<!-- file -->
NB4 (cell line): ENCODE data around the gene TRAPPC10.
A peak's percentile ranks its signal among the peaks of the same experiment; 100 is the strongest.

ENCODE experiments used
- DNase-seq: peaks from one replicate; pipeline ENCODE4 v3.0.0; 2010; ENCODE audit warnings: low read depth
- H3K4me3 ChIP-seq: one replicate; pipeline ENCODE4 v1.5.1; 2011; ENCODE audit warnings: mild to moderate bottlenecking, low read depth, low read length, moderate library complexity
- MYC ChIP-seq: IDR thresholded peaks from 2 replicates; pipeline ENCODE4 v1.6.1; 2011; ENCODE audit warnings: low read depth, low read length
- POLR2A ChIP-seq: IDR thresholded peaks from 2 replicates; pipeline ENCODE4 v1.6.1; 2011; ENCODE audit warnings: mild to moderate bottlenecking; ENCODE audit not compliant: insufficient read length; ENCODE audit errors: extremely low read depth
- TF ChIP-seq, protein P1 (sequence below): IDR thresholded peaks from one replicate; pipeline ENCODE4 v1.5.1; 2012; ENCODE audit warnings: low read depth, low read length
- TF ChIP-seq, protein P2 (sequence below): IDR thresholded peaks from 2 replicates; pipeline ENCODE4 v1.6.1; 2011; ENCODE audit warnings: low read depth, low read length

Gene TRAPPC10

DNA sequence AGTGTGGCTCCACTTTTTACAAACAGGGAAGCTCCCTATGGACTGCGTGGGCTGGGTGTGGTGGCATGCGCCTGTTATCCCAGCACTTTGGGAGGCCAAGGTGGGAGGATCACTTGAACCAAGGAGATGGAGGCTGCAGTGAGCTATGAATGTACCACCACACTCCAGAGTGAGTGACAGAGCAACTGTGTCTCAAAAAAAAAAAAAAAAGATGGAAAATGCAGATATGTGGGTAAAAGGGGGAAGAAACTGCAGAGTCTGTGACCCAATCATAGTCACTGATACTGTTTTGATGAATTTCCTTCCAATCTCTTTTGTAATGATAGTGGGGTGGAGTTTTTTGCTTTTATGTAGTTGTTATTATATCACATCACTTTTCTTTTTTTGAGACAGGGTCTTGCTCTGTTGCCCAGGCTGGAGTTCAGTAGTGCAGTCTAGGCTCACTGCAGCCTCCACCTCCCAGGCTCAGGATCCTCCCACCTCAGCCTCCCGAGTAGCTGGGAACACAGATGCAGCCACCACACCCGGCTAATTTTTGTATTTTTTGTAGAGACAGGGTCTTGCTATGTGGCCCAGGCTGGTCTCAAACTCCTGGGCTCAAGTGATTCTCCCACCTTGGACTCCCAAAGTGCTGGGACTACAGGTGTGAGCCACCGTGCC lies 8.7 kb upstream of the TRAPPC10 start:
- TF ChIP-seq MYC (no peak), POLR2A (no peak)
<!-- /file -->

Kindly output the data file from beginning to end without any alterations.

NB4 (cell line): ENCODE data around the gene TRAPPC10.
A peak's percentile ranks its signal among the peaks of the same experiment; 100 is the strongest.

ENCODE experiments used
- DNase-seq: peaks from one replicate; pipeline ENCODE4 v3.0.0; 2010; ENCODE audit warnings: low read depth
- H3K4me3 ChIP-seq: one replicate; pipeline ENCODE4 v1.5.1; 2011; ENCODE audit warnings: mild to moderate bottlenecking, low read depth, low read length, moderate library complexity
- MYC ChIP-seq: IDR thresholded peaks from 2 replicates; pipeline ENCODE4 v1.6.1; 2011; ENCODE audit warnings: low read depth, low read length
- POLR2A ChIP-seq: IDR thresholded peaks from 2 replicates; pipeline ENCODE4 v1.6.1; 2011; ENCODE audit warnings: mild to moderate bottlenecking; ENCODE audit not compliant: insufficient read length; ENCODE audit errors: extremely low read depth
- TF ChIP-seq, protein P1 (sequence below): IDR thresholded peaks from one replicate; pipeline ENCODE4 v1.5.1; 2012; ENCODE audit warnings: low read depth, low read length
- TF ChIP-seq, protein P2 (sequence below): IDR thresholded peaks from 2 replicates; pipeline ENCODE4 v1.6.1; 2011; ENCODE audit warnings: low read depth, low read length

Gene TRAPPC10

DNA sequence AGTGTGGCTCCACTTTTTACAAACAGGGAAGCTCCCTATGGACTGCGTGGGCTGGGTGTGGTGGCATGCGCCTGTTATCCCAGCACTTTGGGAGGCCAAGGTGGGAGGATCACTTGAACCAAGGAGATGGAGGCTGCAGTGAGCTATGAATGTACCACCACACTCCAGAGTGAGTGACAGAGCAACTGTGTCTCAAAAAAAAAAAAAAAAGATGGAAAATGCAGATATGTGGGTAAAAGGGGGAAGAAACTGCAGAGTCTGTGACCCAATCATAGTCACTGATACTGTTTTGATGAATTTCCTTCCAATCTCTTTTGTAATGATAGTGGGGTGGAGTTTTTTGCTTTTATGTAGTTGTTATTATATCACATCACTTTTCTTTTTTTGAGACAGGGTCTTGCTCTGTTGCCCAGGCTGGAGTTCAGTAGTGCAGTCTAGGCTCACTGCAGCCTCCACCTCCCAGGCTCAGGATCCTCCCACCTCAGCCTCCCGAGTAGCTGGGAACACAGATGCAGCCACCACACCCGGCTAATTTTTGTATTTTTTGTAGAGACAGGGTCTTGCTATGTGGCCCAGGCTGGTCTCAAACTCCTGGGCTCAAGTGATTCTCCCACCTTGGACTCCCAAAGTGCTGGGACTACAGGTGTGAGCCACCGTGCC lies 8.7 kb upstream of the TRAPPC10 start:
- TF ChIP-seq MYC (no peak), POLR2A (no peak)